6. Grace’s older brother Dumi was picked up by the police in 1976, when students were marching and the place was on fire. (pg. 44)
  7. Grace called the student demonstration a “time of fire.” (pg. 45)
  8. The police began shooting and killing whoever was in their way. (pg. 46)
  9. Dumi was studying in another country and he was planning to come back in order to fight for freedom. (pg. 46-48)
  10. Naledi and Tiro hope to see the orange farm where they had spent the night. (pg. 51)
  11. Mma becomes quiet and is thinking about how to respond to Naledi’s question about the student demonstration in Soweto. (pg. 52)

Section 4: Chapters 12-15

  1. anxious: causing or showing fear or nervousness
  2. banknote: a promissory note issued by a bank payable to bearer on demand without interest and acceptable as money
  3. cluster: a group of similar things or people positioned or occurring closely together; to be or come into a cluster or close group; congregate
  4. corridor: a long passage in a building from which doors lead into rooms
  5. queue: a line or sequence of people or vehicles awaiting their turn to be attended to or to proceed
  6. vague: not clearly expressed; stated in indefinite terms
  7. veranda: a roofed platform along the outside of a house, level with the ground floor; a porch
Vocabulary Sentences
  1. Omar began to feel anxious about the spelling test since he had not taken much time to study for it.
  2. Ellie enjoyed sitting on the veranda with her grandmother, just chatting and sipping ice tea.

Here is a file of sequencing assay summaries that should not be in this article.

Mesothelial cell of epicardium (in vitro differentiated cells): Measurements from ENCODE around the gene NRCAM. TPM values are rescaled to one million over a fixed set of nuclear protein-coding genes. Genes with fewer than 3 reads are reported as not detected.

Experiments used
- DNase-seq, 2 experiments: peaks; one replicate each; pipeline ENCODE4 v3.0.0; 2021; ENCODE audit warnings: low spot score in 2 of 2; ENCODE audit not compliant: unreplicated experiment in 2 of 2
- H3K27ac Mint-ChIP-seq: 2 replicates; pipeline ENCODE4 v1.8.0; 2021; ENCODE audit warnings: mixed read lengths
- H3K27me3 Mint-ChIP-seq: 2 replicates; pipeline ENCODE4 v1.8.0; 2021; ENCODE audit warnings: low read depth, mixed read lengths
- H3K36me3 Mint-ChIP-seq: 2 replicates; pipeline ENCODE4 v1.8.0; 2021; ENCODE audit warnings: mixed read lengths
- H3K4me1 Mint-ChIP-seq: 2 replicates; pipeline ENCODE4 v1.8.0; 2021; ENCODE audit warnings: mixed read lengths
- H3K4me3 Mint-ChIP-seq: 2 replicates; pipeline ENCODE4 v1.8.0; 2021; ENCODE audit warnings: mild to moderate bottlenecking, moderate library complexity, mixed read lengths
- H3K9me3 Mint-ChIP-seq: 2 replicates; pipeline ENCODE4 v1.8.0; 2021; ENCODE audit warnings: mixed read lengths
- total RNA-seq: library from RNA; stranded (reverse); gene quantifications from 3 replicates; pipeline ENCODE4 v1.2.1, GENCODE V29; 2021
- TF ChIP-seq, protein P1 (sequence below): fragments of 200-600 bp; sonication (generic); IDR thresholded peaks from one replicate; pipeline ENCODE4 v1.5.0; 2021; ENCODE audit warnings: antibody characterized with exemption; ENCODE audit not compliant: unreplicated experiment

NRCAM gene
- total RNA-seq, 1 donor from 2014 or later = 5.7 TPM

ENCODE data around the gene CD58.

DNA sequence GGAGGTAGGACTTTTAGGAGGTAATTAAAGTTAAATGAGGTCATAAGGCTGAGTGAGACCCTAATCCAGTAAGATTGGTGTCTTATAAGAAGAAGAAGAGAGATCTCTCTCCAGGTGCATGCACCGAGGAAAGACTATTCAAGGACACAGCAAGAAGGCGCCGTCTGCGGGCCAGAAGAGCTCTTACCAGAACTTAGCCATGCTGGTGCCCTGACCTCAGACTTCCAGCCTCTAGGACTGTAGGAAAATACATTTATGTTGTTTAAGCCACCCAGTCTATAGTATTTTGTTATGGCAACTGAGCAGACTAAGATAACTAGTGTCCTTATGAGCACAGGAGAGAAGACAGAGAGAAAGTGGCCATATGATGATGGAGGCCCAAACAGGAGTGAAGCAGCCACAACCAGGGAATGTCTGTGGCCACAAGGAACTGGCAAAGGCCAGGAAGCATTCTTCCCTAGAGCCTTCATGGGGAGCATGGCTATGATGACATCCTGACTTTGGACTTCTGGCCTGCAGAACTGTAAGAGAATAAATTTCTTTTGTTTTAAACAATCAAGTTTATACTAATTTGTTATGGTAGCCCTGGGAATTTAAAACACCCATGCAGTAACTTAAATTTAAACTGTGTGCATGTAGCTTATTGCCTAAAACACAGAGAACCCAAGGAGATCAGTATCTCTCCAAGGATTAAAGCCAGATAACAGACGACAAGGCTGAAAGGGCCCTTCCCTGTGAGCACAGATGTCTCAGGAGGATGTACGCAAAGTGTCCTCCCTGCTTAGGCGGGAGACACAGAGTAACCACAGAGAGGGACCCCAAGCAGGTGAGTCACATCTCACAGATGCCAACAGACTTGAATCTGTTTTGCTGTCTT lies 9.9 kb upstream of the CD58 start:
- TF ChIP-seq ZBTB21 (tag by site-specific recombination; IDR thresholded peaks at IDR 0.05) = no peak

3. George gave his mother a vague response when she asked how his day at school went.
  4. A cluster of homes had been severely damaged by the horrific storm.
  5. Jill walked down the long hospital corridor before meeting her new baby sister.
Comprehension Questions
  1. Naledi assumes her mother has borrowed money when she sees the banknotes in her hand. (pg. 56)
  2. When Mma and Naledi arrive at the hospital, they see people sitting and lying around the buildings, and a queue of patients lined up to see a woman at the desk. (pg. 58)
  3. Naledi realizes that there are even more people waiting for help inside the hospital. (pg. 59)
  4. Mma and the young mother think their babies need more milk. (pg. 60)
  5. Mma and Naledi share their food with the young mother. (pg. 63)
  6. Naledi witnesses the young mother sobbing because her baby had died. (pg. 63)
  7. Naledi encourages her mother by linking arms with her, letting her know that at least they have each other. (pg. 64)
  8. In normal circumstances, a visit from Mma was filled with hugs, presents, and Mma helping Nono and listening to the children’s stories. (pg. 66-67)
  9. Mma has to return to the city as soon as Dineo is home from the hospital because she is losing pay. (pg. 70)
  10. Naledi can’t imagine Grace crying, and also remembers that Grace has to look after her younger brothers and the house by herself most of the time. (pg. 71)
  11. Naledi realizes that all her school lessons have been about how to be a good servant, but she wants to become a doctor. (pg. 72)